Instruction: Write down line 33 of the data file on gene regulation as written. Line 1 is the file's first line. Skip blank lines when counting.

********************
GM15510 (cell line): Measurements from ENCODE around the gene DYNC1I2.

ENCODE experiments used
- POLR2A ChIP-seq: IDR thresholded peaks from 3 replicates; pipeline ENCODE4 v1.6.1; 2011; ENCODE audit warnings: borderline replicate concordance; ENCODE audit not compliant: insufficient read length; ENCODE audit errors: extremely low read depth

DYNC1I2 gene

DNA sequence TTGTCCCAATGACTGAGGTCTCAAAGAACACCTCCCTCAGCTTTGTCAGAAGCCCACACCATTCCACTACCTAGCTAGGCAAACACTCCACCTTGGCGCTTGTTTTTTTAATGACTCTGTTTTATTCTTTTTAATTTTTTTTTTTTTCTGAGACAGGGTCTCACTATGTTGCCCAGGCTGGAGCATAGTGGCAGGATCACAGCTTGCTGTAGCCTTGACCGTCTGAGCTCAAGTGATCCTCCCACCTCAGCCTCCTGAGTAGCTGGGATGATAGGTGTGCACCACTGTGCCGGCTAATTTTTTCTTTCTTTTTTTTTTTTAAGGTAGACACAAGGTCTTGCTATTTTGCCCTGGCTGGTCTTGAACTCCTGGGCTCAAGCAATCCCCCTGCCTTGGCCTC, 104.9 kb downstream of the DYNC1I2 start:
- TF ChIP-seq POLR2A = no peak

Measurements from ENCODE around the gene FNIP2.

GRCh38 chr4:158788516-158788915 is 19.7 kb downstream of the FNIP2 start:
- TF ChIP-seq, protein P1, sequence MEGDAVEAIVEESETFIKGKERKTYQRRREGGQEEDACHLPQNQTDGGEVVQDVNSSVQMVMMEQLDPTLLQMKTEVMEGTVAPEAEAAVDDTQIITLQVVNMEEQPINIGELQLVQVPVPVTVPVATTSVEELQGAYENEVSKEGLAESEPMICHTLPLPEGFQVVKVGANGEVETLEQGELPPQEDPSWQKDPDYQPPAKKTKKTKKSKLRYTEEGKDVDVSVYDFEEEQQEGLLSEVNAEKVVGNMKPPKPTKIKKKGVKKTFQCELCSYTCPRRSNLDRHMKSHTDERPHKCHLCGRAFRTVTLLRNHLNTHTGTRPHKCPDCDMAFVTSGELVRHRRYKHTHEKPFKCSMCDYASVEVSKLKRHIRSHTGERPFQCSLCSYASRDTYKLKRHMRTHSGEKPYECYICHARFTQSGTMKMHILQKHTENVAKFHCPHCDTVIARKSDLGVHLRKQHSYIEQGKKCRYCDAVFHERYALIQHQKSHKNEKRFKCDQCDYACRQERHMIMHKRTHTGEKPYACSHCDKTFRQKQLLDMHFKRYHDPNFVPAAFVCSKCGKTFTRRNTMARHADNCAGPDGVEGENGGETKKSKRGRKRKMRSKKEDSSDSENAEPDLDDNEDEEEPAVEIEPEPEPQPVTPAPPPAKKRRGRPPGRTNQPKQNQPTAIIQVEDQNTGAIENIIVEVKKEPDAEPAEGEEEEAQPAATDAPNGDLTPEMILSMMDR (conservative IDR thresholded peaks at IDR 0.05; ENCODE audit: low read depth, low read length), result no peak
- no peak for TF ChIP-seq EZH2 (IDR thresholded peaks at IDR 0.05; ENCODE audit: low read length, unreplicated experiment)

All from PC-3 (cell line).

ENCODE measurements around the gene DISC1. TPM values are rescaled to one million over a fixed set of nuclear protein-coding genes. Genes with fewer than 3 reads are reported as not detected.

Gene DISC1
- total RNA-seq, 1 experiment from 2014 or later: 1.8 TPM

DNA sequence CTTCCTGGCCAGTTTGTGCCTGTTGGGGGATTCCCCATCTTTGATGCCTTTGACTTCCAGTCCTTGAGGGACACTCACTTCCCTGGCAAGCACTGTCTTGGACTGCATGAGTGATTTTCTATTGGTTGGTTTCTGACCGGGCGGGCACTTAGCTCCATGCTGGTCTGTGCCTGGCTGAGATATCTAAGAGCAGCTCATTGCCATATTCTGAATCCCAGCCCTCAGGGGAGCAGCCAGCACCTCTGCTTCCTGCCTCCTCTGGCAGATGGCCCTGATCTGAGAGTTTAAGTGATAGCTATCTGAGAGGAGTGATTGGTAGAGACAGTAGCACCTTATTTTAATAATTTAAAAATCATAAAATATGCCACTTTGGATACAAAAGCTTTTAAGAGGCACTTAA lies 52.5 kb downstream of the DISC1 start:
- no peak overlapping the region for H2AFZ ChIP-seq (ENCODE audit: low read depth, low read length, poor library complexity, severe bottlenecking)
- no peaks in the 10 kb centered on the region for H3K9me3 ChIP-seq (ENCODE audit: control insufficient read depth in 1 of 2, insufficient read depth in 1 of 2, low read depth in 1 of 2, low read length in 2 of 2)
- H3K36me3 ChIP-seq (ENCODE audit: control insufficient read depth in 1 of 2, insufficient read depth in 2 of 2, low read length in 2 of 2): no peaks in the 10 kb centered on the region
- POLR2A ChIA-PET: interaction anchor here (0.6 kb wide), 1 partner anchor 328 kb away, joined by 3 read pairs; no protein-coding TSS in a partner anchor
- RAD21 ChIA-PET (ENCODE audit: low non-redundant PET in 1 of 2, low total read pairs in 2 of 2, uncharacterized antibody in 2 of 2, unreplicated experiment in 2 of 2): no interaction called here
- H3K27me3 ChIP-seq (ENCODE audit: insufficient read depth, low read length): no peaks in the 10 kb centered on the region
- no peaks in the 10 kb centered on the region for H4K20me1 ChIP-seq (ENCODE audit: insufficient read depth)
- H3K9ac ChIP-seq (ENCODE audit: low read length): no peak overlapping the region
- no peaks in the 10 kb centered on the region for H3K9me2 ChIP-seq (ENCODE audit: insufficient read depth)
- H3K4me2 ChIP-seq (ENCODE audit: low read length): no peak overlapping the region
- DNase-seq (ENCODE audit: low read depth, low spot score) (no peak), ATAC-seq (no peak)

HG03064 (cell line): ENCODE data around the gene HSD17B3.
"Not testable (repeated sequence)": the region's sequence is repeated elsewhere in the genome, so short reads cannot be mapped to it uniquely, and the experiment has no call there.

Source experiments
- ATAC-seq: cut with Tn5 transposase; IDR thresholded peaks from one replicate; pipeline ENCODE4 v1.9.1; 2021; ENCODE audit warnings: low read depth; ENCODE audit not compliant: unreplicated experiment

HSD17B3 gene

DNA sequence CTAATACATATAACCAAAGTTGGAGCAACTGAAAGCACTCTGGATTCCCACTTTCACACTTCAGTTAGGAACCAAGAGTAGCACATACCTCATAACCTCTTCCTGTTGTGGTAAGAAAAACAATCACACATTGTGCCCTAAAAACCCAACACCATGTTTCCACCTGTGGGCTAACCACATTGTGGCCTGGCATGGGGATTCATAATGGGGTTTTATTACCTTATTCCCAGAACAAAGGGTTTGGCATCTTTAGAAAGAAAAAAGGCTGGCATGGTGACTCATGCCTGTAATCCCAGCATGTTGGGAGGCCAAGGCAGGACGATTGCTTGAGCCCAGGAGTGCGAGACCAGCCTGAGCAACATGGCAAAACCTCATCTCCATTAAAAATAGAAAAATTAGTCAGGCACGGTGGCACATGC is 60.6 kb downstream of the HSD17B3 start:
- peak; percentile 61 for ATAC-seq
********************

- peak; percentile 61 for ATAC-seq